The Perfect Storm: A Vacation Travelogue (Part 3)

Saturday afternoon: I’m now on the Amtrak Thruway bus from Orlando to Tampa, a two-hour trip in a lovely bus with air conditioning, Wi-Fi, comfy seats, and even a few tables.

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I decide to forgo the 11-inch laptop (too bulky) and even the Amazon Fire tablet (still too bulky) in my carry-on bag and use my non-phone phone as a tiny tablet during the bus ride. How convenient is this! I haven’t used my phone to check email in ages, but it should still be easier than lugging out the other two devices for such a short trip.

As I’m swiping my fingers around trying to type a coherent email on this tiny screen, I realize that my phone never would have slid so far down between that seat cushion and the frame if I hadn’t decided a day earlier to take off the bulky red plastic case. It had made sense at the time because the slimmer non-cased phone would fit in the small cross-body bag I had packed for port days on the ship.

But if I’d left the case on, the bright red plastic would have been easily seen when the attendant and I first looked for the phone when I boarded. Without its case, the phone was slim enough to slip all the way down near the floor, and the metal and black phone blended in perfectly with the metal seat frame. The perfect storm had continued.

In the next two hours on the bus, I check Facebook, Twitter, and other social media, and I keep writing emails—to Wayne, to my mom, to my friends—telling them all happily that I’ve found the phone and that all should be well once Wayne unsuspends the account. I keep checking to see if the phone is working, but by the time we reach Tampa in late afternoon, my phone is still just a miniature internet device and cannot text or call anyone.

That’s no big deal, though, because I’ll be meeting Wayne soon when he lands, gets the airport shuttle, and picks me up here at the Tampa station. There is no free Wi-Fi here, so I buy 24 hours of Wi-Fi for $5. I wonder why no one has answered any of my emails from the bus ride, only to see all of them sitting in the mail program’s Outbox, unsent. One of the settings must be wrong, or I’ve changed the password and now have forgotten what I’ve changed it to.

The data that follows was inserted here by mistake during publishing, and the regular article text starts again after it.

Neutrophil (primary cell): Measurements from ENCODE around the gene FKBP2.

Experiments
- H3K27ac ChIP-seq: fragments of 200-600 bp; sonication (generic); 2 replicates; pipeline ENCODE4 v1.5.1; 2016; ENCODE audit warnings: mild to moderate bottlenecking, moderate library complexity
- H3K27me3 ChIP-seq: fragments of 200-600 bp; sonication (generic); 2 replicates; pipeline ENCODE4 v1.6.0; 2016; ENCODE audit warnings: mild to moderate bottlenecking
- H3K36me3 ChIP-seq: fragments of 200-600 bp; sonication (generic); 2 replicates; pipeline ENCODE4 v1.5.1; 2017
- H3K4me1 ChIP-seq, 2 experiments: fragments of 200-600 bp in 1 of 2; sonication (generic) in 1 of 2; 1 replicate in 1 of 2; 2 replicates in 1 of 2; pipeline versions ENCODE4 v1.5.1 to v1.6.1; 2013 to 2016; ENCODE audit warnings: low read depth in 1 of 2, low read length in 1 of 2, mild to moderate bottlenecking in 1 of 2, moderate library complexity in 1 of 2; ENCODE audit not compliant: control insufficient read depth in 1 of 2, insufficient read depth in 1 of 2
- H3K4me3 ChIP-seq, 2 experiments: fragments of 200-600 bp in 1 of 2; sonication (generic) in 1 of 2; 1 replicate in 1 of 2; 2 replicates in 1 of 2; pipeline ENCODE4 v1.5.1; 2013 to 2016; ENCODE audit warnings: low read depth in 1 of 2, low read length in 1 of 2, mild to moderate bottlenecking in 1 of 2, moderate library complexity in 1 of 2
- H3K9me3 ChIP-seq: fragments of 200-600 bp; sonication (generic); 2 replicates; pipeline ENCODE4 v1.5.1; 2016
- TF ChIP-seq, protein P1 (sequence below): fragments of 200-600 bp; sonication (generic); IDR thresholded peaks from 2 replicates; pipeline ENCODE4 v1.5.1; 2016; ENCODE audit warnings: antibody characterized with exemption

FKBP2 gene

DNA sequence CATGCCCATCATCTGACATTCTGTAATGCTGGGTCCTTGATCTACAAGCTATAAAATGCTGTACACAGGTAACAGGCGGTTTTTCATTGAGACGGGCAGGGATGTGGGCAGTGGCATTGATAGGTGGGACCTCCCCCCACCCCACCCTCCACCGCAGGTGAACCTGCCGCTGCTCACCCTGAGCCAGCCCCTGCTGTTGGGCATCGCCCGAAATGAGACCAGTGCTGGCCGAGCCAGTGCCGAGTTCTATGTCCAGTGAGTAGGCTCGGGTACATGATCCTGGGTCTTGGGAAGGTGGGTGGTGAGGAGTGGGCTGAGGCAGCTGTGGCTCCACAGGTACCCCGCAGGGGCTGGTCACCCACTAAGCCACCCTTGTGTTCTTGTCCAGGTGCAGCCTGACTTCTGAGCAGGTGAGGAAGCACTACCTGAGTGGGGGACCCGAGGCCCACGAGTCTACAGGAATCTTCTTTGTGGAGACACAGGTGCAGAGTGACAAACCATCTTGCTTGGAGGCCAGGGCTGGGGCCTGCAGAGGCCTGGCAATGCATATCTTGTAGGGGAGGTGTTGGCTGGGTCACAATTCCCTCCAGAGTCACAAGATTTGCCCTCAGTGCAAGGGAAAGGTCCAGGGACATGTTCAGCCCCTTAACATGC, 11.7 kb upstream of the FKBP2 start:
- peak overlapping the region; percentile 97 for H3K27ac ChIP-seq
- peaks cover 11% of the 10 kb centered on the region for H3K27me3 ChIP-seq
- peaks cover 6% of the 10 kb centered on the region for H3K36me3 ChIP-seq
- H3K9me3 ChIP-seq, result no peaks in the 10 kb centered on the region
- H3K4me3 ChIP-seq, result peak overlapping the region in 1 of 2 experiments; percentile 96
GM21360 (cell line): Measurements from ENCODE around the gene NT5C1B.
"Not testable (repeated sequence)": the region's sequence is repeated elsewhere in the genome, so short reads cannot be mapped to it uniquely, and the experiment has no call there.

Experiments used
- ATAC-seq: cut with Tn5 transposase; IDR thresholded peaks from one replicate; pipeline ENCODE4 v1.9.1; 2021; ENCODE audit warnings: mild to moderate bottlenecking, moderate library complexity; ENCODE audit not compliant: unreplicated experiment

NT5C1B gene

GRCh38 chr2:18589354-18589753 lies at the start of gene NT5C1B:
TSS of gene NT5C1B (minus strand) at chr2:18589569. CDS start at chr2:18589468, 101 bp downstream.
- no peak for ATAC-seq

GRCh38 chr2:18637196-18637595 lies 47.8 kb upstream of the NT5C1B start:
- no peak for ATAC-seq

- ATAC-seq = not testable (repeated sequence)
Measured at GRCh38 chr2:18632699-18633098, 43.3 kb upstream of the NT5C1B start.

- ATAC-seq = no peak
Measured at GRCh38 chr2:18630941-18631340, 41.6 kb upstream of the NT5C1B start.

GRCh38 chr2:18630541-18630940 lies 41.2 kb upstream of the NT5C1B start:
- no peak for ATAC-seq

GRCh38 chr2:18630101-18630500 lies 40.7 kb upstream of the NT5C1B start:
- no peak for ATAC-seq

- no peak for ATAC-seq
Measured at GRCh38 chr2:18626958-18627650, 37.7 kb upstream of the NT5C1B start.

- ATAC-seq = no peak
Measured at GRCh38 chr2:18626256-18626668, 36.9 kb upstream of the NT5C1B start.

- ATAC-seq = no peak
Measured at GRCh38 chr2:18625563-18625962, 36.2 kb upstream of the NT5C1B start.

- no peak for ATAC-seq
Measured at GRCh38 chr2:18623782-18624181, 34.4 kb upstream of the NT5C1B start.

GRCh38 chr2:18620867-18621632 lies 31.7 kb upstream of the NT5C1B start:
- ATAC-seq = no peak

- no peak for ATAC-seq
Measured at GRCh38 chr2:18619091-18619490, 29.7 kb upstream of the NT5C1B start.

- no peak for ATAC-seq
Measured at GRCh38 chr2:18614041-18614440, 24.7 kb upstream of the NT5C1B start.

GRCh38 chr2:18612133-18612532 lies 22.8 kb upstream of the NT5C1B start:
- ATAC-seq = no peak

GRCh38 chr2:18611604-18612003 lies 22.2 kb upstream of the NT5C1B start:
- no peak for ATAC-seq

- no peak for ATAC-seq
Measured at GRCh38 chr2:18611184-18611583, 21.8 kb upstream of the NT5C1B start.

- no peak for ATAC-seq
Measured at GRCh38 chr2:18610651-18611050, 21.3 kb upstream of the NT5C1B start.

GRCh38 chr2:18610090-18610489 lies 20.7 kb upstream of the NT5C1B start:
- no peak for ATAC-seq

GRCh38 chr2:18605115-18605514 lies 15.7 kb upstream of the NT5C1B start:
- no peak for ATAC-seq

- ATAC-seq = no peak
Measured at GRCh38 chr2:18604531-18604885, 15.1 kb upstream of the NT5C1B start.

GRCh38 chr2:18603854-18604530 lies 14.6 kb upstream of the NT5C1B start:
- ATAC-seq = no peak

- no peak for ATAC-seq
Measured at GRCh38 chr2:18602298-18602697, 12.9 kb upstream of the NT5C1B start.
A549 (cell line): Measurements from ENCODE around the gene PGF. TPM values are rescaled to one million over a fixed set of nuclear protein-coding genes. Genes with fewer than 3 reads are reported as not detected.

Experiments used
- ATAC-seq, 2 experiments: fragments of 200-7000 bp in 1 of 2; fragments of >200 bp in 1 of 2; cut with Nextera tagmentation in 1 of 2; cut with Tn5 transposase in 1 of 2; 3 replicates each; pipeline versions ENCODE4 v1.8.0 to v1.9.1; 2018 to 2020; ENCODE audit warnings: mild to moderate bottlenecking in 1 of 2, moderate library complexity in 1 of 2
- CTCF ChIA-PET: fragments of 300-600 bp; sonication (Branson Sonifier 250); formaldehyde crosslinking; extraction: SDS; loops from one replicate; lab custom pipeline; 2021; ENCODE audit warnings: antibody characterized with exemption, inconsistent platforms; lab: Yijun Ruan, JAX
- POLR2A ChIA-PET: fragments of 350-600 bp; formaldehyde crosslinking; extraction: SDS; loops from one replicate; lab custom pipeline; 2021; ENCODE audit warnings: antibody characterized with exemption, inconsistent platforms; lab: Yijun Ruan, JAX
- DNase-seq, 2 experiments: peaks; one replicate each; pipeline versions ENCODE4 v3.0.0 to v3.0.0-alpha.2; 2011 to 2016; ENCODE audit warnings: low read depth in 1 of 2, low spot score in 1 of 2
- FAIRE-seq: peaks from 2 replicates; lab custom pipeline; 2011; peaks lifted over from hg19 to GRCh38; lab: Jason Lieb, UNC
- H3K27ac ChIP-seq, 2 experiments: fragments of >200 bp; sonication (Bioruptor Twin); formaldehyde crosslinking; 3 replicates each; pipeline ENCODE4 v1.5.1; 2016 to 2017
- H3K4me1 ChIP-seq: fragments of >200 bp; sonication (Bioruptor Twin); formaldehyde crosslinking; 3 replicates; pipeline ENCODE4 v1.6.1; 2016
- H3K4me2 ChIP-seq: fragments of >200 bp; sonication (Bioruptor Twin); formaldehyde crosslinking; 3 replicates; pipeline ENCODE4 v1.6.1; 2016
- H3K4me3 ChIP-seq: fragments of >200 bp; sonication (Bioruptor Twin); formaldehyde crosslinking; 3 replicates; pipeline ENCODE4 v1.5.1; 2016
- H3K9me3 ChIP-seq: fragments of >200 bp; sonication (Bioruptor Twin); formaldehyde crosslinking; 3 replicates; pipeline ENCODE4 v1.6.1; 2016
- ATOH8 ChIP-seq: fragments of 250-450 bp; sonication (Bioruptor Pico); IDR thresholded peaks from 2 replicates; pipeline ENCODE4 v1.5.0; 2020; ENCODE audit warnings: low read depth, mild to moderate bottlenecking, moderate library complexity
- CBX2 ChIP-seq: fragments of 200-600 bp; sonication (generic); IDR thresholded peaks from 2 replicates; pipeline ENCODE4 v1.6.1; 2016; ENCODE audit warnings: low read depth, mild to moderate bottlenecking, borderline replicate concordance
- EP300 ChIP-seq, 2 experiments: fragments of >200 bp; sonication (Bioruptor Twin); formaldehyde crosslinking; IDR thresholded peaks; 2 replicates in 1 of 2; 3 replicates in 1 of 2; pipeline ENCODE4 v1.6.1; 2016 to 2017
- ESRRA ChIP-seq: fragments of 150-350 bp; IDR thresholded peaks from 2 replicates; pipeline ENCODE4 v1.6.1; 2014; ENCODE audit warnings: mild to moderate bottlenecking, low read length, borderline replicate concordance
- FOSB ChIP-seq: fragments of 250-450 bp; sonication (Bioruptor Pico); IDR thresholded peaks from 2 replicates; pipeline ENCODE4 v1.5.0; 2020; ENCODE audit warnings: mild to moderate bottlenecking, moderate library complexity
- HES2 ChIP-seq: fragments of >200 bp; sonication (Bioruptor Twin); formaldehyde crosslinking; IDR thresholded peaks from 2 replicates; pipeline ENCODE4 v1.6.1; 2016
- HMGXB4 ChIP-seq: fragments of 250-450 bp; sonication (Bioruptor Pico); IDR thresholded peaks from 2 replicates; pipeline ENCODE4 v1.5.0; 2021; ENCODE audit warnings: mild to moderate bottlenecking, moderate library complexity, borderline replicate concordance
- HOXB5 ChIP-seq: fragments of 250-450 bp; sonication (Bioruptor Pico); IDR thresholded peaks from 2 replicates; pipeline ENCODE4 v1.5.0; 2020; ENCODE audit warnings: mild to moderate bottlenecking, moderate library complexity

Wayne’s somewhere between Pittsburgh and Tampa, and I have no clue whether he’s able to read my emails—the ones I’m sending from the tablet now. Once he lands, I start getting emails from him. Little do I know they’re arriving in the wrong order. Usually, this isn’t a big deal. Usually.

Meanwhile, this station is about to close for the night.

I email this to Wayne: “Right now I’m on the back side of the station because there is nowhere to sit out front. The guard inside will let me know when I can no longer sit here.”

Wayne: “Did you ever think to ask to use someone’s phone?”

By the time I see this email, the station has closed and I’m standing out front in the dark, alone with all my luggage and two other men I don’t know. There are several random cabs in front of me, also with men inside. A six-foot-four hulk of a man like Wayne will never understand why a five-foot-two middle-aged woman with all her worldly possessions will not ask a random male stranger if she can use his phone. Plus, who was I supposed to call? After all, I was merely standing here waiting for Wayne and the hotel shuttle to pick me up.

My reply: “To do what? I’m trying to avoid a cab fare …”

We’d had several conversations in recent days about making sure my name was also on the hotel reservation, so that I could at least call their shuttle and then sit in their lobby with my things if I arrived too far ahead of Wayne. He had insisted I could call for their shuttle on my own without them knowing I was on the reservation.

“You’re my wife. Of course you’re included.”

I explained to him that protocol and legal issues might not include a wife automatically. I asked him to envision a domestic squabble scenario where an insane estranged wife stalked her husband to his hotel and begged to be let into his room. The hotel would be right to hesitate to let her in, or to let her use the shuttle to get to the hotel in the first place. He never understood what I was trying to say. Engineer-brains aren’t always as logical as one would expect. And writer-brains are way too good at thinking up worst-case scenarios.

So I’m standing out here in the dark waiting for him and that shuttle. It’s about 6:30 p.m., right when Wayne is supposed to land. I email him again, asking when he thinks he’ll be here.

“I won’t be picked up at the airport till 8:00.”

Then I get this email: “I’m trying to activate your old phone. So far, no go. On hold, wait time is minimum 1 hour and 40 minutes. I am at the hotel shuttle door at the airport. What does the shuttle look like?”